• Finally! The hideous pink wall along US-1 and the Bay Heights is set to receive a worthy makeover…
  • What’s life like in downtown? The Herald profiles some residents happy about their lifestyles changes…
  • Samuel Poole III shares his thoughts on Miami 21 and you know what? He’s right on the money…


Newsweek: Global Warming Denial Industry Exposed

If you haven't read George Monbiot's Heat yet, you need to check out this week's Newsweek. In this week's edition, the news periodical does an excellent job exposing the shameful, yet intricate workings of the global warming denial industry. Click here to read the article.

This is significant, because as far as I know, this is the most mainstream and widely circulated piece of literature to date breaking down the tactics of climate change naysayers.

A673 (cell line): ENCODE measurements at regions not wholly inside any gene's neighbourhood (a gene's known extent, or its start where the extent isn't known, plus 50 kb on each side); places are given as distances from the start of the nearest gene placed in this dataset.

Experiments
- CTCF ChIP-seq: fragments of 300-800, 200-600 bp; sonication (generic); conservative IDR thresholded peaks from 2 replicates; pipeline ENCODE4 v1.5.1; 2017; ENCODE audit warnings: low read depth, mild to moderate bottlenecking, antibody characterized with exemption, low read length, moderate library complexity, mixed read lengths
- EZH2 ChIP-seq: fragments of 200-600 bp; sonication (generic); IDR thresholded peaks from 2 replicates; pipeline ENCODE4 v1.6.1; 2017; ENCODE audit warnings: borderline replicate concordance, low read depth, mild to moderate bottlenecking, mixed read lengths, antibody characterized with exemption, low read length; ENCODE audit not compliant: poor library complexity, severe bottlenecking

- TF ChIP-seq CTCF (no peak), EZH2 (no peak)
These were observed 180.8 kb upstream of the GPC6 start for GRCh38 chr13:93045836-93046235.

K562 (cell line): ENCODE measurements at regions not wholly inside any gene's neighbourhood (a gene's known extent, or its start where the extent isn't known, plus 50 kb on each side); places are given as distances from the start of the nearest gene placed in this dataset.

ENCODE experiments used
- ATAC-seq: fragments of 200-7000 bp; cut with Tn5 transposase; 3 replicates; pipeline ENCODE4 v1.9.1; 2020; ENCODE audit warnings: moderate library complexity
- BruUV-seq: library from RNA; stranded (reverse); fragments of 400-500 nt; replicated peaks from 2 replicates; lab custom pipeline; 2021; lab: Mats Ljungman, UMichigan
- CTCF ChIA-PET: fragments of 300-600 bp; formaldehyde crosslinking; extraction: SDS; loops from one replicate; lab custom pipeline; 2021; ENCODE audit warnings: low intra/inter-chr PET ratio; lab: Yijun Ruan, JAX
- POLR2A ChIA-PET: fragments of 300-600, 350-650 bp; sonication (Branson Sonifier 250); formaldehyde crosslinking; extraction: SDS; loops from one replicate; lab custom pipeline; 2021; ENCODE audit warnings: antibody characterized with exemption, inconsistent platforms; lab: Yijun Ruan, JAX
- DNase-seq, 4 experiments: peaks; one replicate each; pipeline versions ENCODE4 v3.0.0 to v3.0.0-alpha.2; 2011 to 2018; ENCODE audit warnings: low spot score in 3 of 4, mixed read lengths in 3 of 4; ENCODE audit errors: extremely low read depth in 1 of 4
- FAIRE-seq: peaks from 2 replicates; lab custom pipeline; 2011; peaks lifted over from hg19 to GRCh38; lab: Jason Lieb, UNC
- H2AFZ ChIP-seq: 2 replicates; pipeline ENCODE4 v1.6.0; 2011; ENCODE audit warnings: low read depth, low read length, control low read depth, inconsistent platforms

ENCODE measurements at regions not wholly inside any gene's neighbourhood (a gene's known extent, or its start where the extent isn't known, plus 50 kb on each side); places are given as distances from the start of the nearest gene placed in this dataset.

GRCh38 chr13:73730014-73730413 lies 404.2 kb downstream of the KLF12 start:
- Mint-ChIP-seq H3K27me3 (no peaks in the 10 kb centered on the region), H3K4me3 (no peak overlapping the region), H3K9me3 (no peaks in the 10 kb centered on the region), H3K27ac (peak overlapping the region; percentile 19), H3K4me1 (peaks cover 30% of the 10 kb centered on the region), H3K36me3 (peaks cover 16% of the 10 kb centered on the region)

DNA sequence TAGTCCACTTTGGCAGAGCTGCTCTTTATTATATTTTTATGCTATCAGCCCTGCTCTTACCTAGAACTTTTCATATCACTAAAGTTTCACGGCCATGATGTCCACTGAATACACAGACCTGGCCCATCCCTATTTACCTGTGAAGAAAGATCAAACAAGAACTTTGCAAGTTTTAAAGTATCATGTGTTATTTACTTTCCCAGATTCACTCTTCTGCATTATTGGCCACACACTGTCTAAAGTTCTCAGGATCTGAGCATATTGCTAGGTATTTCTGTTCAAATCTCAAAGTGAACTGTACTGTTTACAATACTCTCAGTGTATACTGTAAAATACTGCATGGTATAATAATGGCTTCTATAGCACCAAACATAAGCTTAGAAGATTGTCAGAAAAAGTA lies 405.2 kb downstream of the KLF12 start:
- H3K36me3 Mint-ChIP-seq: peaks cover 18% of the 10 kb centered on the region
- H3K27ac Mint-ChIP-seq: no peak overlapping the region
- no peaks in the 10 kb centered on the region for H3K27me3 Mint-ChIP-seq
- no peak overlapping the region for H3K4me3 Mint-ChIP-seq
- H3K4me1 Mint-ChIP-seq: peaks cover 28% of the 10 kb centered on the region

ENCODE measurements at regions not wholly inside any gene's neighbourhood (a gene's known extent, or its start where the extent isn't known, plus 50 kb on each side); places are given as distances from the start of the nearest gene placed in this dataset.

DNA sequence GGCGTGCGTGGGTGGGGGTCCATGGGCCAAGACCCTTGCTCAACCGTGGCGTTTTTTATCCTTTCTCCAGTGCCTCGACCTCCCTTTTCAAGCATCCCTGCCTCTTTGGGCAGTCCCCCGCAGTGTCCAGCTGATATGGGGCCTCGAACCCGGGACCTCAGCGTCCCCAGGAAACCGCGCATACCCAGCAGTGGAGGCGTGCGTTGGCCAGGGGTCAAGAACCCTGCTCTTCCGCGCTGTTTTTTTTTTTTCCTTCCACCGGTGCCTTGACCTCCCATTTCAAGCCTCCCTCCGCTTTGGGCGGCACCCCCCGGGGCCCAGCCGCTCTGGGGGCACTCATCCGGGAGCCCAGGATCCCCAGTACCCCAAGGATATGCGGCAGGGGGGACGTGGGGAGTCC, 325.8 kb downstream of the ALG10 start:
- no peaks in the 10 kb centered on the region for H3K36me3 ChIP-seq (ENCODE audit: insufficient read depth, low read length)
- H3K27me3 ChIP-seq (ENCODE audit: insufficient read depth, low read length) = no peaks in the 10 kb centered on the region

The article does a good job naming names, connecting the dots, and following the money trail. Let's hope this wakes up politicians and the general public, because we cannot afford to be paralyzed by pseudoscience while the world becomes increasingly destabilized by climate change.

Though I highly recommend reading this Newsweek piece in its entirety, regardless of how you feel about climate change, I've summarized some major tactics used by naysayers below, as mentioned in the article:
  • Exxon Mobile, the world's most profitable corporation, has been paying "scientists" $10,000 to write articles undercutting peer-reviewed climate change reports.
  • The deniers have been employing similar tactics used by the tobacco industry, such as relying on the notion that there is too much "scientific uncertainty"; to do this, they regularly print white papers and "studies" (not empirical research, but critiques of others' work).